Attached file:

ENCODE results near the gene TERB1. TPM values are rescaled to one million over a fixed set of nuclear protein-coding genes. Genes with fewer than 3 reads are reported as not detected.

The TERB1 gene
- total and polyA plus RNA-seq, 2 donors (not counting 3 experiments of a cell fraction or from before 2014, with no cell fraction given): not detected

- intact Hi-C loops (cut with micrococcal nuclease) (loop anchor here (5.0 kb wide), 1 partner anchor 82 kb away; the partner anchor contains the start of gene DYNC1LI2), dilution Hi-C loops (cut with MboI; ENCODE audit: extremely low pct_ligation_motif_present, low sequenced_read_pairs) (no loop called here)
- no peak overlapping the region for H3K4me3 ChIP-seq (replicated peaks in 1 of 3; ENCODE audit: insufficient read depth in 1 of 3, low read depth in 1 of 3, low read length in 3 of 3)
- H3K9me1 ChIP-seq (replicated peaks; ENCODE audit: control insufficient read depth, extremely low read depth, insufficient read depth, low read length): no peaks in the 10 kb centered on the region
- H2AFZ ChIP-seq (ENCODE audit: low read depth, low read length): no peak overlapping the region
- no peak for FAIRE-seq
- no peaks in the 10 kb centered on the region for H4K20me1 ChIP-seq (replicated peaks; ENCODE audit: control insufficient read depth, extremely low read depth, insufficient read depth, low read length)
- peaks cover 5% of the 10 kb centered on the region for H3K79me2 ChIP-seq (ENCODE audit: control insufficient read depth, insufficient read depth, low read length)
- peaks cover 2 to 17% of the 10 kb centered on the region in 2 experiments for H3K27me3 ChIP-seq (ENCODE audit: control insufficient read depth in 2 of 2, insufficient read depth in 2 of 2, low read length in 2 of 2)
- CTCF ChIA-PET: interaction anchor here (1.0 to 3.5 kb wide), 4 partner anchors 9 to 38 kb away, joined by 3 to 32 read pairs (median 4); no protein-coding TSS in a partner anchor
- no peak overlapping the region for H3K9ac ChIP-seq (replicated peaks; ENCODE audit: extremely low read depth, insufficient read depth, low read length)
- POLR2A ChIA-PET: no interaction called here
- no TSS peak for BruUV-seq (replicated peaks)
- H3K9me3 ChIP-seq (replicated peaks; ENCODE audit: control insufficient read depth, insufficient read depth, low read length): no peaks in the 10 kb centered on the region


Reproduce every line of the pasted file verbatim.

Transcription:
ENCODE results near the gene TERB1. TPM values are rescaled to one million over a fixed set of nuclear protein-coding genes. Genes with fewer than 3 reads are reported as not detected.

The TERB1 gene
- total and polyA plus RNA-seq, 2 donors (not counting 3 experiments of a cell fraction or from before 2014, with no cell fraction given): not detected

- intact Hi-C loops (cut with micrococcal nuclease) (loop anchor here (5.0 kb wide), 1 partner anchor 82 kb away; the partner anchor contains the start of gene DYNC1LI2), dilution Hi-C loops (cut with MboI; ENCODE audit: extremely low pct_ligation_motif_present, low sequenced_read_pairs) (no loop called here)
- no peak overlapping the region for H3K4me3 ChIP-seq (replicated peaks in 1 of 3; ENCODE audit: insufficient read depth in 1 of 3, low read depth in 1 of 3, low read length in 3 of 3)
- H3K9me1 ChIP-seq (replicated peaks; ENCODE audit: control insufficient read depth, extremely low read depth, insufficient read depth, low read length): no peaks in the 10 kb centered on the region
- H2AFZ ChIP-seq (ENCODE audit: low read depth, low read length): no peak overlapping the region
- no peak for FAIRE-seq
- no peaks in the 10 kb centered on the region for H4K20me1 ChIP-seq (replicated peaks; ENCODE audit: control insufficient read depth, extremely low read depth, insufficient read depth, low read length)
- peaks cover 5% of the 10 kb centered on the region for H3K79me2 ChIP-seq (ENCODE audit: control insufficient read depth, insufficient read depth, low read length)
- peaks cover 2 to 17% of the 10 kb centered on the region in 2 experiments for H3K27me3 ChIP-seq (ENCODE audit: control insufficient read depth in 2 of 2, insufficient read depth in 2 of 2, low read length in 2 of 2)
- CTCF ChIA-PET: interaction anchor here (1.0 to 3.5 kb wide), 4 partner anchors 9 to 38 kb away, joined by 3 to 32 read pairs (median 4); no protein-coding TSS in a partner anchor
- no peak overlapping the region for H3K9ac ChIP-seq (replicated peaks; ENCODE audit: extremely low read depth, insufficient read depth, low read length)
- POLR2A ChIA-PET: no interaction called here
- no TSS peak for BruUV-seq (replicated peaks)
- H3K9me3 ChIP-seq (replicated peaks; ENCODE audit: control insufficient read depth, insufficient read depth, low read length): no peaks in the 10 kb centered on the region